Art Fix Friday: May 3, 2019

After the Polish Ministry of Culture demanded the removal of a work by artist Natalia LL—in which a topless woman eats a banana—1,000 people attended a banana-eating demonstration outside of the National Museum in Warsaw in protest.

Natalia LL, Consumer Art video stills, 1973; Photo credit: Carmen Jaspersen/picture alliance/Getty Image

Natalia LL, Consumer Art video stills, 1973; Photo credit: Carmen Jaspersen/picture alliance/Getty Image

The 1973 video, Consumer Art, created while the country was under communist rule, “is about the lack of supplies in a repressed country and the impossibility for people to consume the food that should be essential. It is an analogy of the impossibility for women to consume their own desire and have full access to their sexuality.”

Front-Page Femmes

The Guardian reflects on Australia’s Archibald prize for portraiture—in which only 15 paintings of women and three of non-white Australians have won in 97 years—and asks: could a portrait of a black woman win?

Hyperallergic features two poems by Cambodian American poet Monica Sok in its monthly series.

Mavis Pusey, the Jamaican-born artist who worked in geometric abstraction, died on April 20 at 90 years old.

A Message From the Future, the short film that animates the vision of the Green New Deal, was created by a female-led team, including Representative Alexandria Ocasio-Cortez, writer Naomi Klein, and artist Molly Crabapple.

On May 1, Japanese American sculptor Ruth Asawa was the subject of a Google Doodle created by Google staff artist Alyssa Winans.

The Ruth Asawa Google doodle by Alyssa Winans; Courtesy of Google

The Ruth Asawa Google doodle by Alyssa Winans; Courtesy of Google

Netflix has announced its first original African animated series, “Mama K’s Team 4,” which tells the story of four teenage girls living in a futuristic version of Lusaka, Zambia, who are recruited to save the world.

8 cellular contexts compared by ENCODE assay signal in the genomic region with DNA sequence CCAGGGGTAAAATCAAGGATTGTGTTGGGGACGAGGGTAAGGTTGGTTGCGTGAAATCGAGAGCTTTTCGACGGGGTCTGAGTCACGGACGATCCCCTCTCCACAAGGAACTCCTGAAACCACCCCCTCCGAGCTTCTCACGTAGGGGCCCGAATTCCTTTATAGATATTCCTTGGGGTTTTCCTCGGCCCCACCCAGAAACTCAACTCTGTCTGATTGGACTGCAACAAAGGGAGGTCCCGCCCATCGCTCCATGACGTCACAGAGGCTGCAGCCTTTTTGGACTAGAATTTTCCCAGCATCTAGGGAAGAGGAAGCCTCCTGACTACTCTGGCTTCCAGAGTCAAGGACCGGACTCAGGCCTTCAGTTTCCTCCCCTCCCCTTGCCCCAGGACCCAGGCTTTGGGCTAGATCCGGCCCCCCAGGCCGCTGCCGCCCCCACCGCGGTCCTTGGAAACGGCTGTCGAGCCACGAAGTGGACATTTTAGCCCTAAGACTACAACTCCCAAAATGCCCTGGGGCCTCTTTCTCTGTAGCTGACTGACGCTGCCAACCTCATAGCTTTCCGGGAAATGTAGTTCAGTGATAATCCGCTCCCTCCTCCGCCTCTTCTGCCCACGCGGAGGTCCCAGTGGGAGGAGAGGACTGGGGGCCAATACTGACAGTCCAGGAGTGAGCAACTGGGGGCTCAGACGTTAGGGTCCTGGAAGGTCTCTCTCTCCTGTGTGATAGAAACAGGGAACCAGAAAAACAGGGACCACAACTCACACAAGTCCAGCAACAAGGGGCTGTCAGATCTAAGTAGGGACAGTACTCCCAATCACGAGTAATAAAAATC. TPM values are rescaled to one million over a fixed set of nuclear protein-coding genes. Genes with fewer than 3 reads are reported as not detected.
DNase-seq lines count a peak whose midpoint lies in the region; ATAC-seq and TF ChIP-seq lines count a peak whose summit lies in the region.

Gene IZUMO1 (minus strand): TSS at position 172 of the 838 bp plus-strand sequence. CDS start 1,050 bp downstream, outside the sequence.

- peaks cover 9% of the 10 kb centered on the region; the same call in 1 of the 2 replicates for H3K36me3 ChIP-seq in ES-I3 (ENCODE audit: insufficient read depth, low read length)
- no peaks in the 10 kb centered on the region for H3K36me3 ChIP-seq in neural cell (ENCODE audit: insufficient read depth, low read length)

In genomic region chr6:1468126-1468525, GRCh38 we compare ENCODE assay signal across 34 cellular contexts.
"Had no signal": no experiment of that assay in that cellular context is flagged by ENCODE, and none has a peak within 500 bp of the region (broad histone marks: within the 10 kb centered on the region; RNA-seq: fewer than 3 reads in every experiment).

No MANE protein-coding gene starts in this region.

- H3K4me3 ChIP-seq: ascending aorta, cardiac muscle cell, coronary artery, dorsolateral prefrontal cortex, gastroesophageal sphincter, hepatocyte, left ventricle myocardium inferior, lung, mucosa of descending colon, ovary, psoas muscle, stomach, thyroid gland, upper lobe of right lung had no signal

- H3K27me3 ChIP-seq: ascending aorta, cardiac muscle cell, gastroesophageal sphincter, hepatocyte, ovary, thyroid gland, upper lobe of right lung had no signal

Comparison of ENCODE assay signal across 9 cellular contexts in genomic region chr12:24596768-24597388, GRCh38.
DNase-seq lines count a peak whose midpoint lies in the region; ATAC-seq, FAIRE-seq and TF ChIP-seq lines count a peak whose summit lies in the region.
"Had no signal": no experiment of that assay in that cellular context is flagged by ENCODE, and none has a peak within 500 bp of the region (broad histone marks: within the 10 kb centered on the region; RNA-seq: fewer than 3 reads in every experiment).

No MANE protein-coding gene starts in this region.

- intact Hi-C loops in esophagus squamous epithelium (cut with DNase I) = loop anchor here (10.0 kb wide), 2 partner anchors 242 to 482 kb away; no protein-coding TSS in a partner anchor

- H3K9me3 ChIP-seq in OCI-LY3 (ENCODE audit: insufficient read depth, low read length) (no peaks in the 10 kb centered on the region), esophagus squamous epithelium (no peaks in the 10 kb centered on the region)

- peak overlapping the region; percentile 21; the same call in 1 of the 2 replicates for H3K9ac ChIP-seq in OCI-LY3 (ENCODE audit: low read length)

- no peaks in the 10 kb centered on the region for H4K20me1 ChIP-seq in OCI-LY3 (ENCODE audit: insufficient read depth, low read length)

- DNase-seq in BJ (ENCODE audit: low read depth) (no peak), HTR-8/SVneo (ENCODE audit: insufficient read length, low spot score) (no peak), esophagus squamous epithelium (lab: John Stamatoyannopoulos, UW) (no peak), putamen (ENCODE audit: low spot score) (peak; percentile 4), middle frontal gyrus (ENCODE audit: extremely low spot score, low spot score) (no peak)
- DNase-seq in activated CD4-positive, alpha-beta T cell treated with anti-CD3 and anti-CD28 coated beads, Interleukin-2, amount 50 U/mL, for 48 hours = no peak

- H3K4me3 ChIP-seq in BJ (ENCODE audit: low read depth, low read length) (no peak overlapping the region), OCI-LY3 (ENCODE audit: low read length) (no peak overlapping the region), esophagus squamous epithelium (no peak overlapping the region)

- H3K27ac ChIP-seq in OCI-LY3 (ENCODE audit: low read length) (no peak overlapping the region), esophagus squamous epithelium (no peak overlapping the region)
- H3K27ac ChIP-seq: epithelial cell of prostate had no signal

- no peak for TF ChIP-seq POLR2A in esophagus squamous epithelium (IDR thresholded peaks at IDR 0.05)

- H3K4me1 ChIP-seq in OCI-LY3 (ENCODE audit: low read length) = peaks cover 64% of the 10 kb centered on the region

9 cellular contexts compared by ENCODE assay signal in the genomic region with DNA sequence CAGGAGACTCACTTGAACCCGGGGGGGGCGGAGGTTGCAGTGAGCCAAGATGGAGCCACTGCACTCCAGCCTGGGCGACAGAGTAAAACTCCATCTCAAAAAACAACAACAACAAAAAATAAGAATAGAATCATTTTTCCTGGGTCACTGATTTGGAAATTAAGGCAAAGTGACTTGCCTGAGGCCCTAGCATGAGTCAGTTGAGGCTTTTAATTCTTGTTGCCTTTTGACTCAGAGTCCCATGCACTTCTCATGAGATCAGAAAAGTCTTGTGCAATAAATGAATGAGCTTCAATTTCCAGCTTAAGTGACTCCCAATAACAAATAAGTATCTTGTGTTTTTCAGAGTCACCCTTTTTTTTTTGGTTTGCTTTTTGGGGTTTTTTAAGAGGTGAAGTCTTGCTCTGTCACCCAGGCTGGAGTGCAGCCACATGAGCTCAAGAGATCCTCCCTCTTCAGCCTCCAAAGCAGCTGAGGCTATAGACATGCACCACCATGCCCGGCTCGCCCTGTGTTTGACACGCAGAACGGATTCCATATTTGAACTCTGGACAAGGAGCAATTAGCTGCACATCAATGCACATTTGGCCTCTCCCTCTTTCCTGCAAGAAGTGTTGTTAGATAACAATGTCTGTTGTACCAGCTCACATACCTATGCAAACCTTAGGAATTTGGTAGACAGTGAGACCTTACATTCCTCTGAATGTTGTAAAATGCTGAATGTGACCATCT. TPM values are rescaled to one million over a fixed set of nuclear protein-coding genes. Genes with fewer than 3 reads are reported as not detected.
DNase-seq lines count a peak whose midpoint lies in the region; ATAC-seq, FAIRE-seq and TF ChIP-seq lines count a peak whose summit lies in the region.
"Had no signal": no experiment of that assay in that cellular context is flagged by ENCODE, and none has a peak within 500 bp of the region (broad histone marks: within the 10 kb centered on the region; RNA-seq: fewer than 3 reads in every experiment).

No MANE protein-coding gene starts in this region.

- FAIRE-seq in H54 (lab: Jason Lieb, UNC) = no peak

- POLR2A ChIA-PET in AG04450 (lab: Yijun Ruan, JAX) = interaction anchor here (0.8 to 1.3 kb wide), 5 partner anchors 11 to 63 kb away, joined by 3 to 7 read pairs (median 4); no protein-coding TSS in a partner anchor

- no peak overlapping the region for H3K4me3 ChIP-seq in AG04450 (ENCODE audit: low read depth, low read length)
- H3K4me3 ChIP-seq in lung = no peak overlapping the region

Miriam Katzeff has been named the new deputy director of Artists Space, the storied alternative art space and pillar of downtown New York.

The New York Times argues that music festivals need more Beyoncés—these events are still male-dominated, even though women are dominating music.

Hyperallergic reviews Diana Al-Hadid’s mosaics at New York City’s 34th Street Penn Station stop.

The Los Angeles Times profiles the new film Little and the five black women artists who have converged to make it a hit.

Shows We Want to See

Margot Gran, The Girls; Part of the Her Dress, Her Symbol: Antea Revisited exhibition; Photo courtesy of Agripas 12

Margot Gran, The Girls; Part of Her Dress, Her Symbol: Antea Revisited; Photo courtesy of Agripas 12

Joan Mitchell: I carry my landscapes around with me opens at the David Zwirner Gallery in New York today. The gallery’s first show of Mitchell’s work spans four decades, and is the first to focus on Mitchell’s multipaneled canvases.

In Jerusalem, Her Dress, Her Symbol: Antea Revisited examines the subject of the dress from a gender perspective—including both women and men—while recalling a unique phenomenon in the Israeli art scene, the work of the Antea Gallery for feminist art, which was active from 1994 to 2009. The exhibition is on view at two adjacent galleries, Agripas 12 and Marie Gallery.

Louise Nevelson: Wood Assemblages from the 1970s opens at New York’s Galerie Gmurzynska. The show features Nevelson’s monochromatic wood assemblages and rarely seen collages.


—Alicia Gregory is the assistant editor at the National Museum of Women in the Arts.